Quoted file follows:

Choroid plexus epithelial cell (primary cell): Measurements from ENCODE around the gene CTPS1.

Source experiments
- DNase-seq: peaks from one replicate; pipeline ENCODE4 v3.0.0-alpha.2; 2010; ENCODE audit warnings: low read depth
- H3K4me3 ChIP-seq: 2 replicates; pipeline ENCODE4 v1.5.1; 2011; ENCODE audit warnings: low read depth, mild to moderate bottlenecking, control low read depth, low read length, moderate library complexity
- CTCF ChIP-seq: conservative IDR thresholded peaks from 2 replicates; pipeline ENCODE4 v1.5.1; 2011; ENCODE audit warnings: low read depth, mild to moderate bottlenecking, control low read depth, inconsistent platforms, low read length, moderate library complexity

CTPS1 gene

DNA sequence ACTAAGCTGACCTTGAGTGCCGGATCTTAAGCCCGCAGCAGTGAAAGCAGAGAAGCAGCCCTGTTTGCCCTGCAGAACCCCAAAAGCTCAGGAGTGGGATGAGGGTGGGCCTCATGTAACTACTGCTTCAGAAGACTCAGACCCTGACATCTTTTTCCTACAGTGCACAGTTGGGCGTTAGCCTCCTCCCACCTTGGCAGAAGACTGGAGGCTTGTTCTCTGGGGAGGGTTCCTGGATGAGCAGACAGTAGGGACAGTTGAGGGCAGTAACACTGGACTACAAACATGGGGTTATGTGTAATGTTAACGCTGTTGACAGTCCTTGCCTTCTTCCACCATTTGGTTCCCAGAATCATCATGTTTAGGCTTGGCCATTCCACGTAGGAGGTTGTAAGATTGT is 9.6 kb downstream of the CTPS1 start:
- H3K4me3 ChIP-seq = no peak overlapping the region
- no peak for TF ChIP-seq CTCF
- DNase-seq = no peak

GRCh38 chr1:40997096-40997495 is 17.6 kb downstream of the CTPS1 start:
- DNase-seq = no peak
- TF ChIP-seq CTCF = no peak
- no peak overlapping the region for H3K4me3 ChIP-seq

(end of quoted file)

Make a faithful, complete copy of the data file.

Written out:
Choroid plexus epithelial cell (primary cell): Measurements from ENCODE around the gene CTPS1.

Source experiments
- DNase-seq: peaks from one replicate; pipeline ENCODE4 v3.0.0-alpha.2; 2010; ENCODE audit warnings: low read depth
- H3K4me3 ChIP-seq: 2 replicates; pipeline ENCODE4 v1.5.1; 2011; ENCODE audit warnings: low read depth, mild to moderate bottlenecking, control low read depth, low read length, moderate library complexity
- CTCF ChIP-seq: conservative IDR thresholded peaks from 2 replicates; pipeline ENCODE4 v1.5.1; 2011; ENCODE audit warnings: low read depth, mild to moderate bottlenecking, control low read depth, inconsistent platforms, low read length, moderate library complexity

CTPS1 gene

DNA sequence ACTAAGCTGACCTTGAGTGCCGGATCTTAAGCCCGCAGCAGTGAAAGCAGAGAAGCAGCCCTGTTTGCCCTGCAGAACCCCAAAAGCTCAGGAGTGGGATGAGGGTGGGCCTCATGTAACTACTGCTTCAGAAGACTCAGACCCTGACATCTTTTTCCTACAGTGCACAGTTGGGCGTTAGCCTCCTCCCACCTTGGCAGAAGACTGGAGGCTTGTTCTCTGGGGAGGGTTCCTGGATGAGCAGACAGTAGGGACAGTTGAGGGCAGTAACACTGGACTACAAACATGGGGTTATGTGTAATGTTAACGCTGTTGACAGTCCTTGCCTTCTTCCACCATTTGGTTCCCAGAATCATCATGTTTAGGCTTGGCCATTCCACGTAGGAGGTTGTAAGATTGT is 9.6 kb downstream of the CTPS1 start:
- H3K4me3 ChIP-seq = no peak overlapping the region
- no peak for TF ChIP-seq CTCF
- DNase-seq = no peak

GRCh38 chr1:40997096-40997495 is 17.6 kb downstream of the CTPS1 start:
- DNase-seq = no peak
- TF ChIP-seq CTCF = no peak
- no peak overlapping the region for H3K4me3 ChIP-seq